The Art of facilitating adult learning- Part 2


The first principle that I am going to talk about has to do with the adults’ need to be involved in the planning and evaluation of their instruction.

By Paul Nyausaru

Unlike child learners who have decisions about what they learn determined by the teacher, adult learners will make a meaningful contribution to the learning process only if they are involved in the planning and evaluation process. This could entail the trainer could conduct a needs assessment to assist in the planning of the course.

Another principle underpinning adult learning has to do with experience.

Experience on the part of learners (including mistakes) provides the basis for learning activities.

It is strongly advised that the trainer pays much attention to the experience that learners bring into the learning situation.
This will assist in having the learners’ link what they learning with real life situations which will eventually result in meaningful learning.

It has also been observed that adults are more interested in learning about subjects that have immediate relevance to their job or personal life.

Adult learners enroll for professional courses or attend professional workshops so that they can immediately benefit by improving the way they perform their tasks.

So as trainers, it is imperative that we pay attention to that need so that learners realise the benefit of attending the course.

The other principle that relates to adult learning is that adult learning is problem-centered rather than content-oriented.

In this case, it has been observed that adult learners are more concerned with being assisted to make use of the knowledge they acquire in solving particular problems they come across in life rather that mere internalising the content.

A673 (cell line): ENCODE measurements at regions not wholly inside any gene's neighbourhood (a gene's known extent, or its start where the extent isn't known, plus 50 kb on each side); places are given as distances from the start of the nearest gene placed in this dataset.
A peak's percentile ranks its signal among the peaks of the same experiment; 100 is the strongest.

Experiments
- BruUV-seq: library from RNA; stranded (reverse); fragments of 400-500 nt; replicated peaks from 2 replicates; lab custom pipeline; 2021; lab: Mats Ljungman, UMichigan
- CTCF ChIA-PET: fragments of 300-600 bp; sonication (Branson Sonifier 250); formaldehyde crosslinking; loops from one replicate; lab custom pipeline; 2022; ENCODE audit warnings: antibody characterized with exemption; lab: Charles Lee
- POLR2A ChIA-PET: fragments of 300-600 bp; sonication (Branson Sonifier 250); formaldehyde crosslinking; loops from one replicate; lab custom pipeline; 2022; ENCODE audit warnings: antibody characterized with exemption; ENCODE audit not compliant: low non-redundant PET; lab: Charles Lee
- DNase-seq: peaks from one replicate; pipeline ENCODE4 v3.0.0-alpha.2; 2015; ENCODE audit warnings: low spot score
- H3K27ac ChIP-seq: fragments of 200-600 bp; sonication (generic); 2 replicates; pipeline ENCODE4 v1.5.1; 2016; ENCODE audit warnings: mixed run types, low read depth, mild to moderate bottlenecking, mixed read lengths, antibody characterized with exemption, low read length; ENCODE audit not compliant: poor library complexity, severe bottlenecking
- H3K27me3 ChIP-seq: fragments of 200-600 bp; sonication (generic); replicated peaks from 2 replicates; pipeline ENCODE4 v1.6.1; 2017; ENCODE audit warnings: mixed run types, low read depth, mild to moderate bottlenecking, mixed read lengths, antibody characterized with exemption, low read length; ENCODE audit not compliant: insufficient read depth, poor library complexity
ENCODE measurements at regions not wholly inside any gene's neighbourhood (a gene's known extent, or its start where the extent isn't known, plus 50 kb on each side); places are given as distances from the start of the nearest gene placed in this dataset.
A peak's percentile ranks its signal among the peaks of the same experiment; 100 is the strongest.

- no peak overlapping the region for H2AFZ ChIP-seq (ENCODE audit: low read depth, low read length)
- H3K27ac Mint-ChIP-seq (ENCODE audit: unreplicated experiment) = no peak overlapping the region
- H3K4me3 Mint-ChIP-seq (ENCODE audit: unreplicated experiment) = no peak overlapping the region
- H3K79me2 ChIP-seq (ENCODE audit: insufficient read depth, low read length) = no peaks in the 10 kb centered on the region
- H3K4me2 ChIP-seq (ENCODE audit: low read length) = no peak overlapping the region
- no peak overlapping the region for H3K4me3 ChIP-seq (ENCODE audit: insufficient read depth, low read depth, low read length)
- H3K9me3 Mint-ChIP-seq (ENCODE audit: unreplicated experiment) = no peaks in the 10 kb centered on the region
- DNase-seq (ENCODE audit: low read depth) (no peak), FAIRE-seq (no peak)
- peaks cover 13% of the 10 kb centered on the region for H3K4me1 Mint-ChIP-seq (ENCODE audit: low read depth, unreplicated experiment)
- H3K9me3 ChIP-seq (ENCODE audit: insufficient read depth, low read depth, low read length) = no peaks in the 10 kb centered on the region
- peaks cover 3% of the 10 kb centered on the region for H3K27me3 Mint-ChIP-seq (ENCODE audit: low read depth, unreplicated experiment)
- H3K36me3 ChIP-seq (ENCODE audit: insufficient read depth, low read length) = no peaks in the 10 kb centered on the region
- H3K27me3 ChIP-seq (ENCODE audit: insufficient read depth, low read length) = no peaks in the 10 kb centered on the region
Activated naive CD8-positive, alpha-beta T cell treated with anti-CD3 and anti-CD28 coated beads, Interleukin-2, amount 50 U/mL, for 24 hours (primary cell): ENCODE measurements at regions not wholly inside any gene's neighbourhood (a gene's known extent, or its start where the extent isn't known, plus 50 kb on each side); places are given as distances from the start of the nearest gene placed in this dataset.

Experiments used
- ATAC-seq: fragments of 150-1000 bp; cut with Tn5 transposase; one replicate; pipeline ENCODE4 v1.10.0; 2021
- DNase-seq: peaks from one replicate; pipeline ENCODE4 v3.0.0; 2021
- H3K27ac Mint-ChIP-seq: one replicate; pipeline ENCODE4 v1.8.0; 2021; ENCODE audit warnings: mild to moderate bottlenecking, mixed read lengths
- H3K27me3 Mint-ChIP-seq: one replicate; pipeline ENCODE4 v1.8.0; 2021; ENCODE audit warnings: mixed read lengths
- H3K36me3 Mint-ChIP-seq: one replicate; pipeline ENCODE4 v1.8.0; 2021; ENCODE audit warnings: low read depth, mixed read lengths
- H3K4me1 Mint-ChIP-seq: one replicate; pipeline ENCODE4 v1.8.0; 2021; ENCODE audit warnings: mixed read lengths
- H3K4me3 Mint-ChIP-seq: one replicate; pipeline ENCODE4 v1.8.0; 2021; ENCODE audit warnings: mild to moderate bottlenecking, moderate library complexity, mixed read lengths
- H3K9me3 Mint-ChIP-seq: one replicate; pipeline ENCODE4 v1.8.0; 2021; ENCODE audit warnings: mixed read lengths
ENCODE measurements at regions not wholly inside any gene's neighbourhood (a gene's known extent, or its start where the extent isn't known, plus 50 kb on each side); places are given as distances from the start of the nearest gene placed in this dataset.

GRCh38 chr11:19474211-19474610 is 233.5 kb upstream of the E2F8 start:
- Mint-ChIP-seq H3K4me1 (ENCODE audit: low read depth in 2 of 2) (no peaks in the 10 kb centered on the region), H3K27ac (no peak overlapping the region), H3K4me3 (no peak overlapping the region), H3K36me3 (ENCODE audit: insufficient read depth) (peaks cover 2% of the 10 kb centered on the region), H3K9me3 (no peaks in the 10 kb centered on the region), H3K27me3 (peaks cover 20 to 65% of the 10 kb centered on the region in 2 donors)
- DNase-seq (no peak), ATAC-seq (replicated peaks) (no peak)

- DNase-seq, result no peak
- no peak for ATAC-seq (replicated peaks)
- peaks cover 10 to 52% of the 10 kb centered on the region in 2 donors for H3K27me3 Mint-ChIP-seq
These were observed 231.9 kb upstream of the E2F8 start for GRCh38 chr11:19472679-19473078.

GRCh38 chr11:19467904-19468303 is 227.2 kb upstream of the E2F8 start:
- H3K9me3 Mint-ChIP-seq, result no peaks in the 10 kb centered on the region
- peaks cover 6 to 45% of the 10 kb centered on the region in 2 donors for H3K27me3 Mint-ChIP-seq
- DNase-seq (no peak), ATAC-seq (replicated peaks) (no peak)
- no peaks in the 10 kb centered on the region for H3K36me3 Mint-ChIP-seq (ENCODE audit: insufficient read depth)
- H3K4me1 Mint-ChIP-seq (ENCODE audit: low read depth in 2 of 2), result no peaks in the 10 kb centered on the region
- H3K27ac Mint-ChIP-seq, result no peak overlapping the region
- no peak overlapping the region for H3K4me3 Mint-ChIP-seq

So it is incumbent upon the trainer that the training methods employed during training allow for such learning to occur.

Research has also shown that adults need to focus on issues that allow debate and challenge ideas.

This means that the trainer has to ensure that there is room for group activities that stimulate debate on issues related to what is being covered in the course.

Presentations by the learners will also allow learners to do thorough research with aim of delivering thought-provoking presentations.

This will indeed ensure learners see value in what they are learning.

It is also crucial for the facilitator to pay attention to the fact that adult learning usually takes place in the work environment.

This calls for consideration of the following aspects. In addition to applying the various learning styles, trainers/facilitators need to have a working skill set to meet the demands of fast-paced, changing environments.

New trends involve instructional designers and facilitators becoming long-term assets to training departments. Expectations are for trainers to arrive not only with delivery skills, but also with design experience and application of learning theories in a variety of settings (Meyer, 2003).

The most significant trend that continues to make an impact on facilitators is the demand for the incorporation of technology into the content and delivery of professional development (King, 2003).

The professional development toolkit for trainers should include:

  • The basics of design and delivery – needs assessment, developing objectives, creating an agenda, selecting appropriate activities, providing for transfer, and designing and conducting evaluation activities
  • An understanding of diverse clients and their different learning styles
  • The ability to read the context, assess needs, and select or create appropriate mini-learning sessions that are often delivered as just in time learning
  • The use of reflective practice skills to make sense of their situation, tailoring learning solutions to their own and other local learning needs, developing and nurturing collaborative communities of practice
  • The ability to coordinate university-based, certificate, and in-service programs designed as learning laboratories
  • The ability to develop activities that increasingly involve active experiential learning and debriefings
  • The ability to use more than one delivery system, particularly online and eLearning
  • The use of learner-centered instruction, especially self-directed learning, means trainers will need to create better ways to include opportunities for reflection, clarification, and guidance

If trainers pay particular attention to these principles of adult learning, there is no doubt that the training they get will translate into meaningful learning that will improve their performance back at the work place.

Paul Nyausaru is training & development practitioner. You can contact him on email, Views contained in this article are personal views.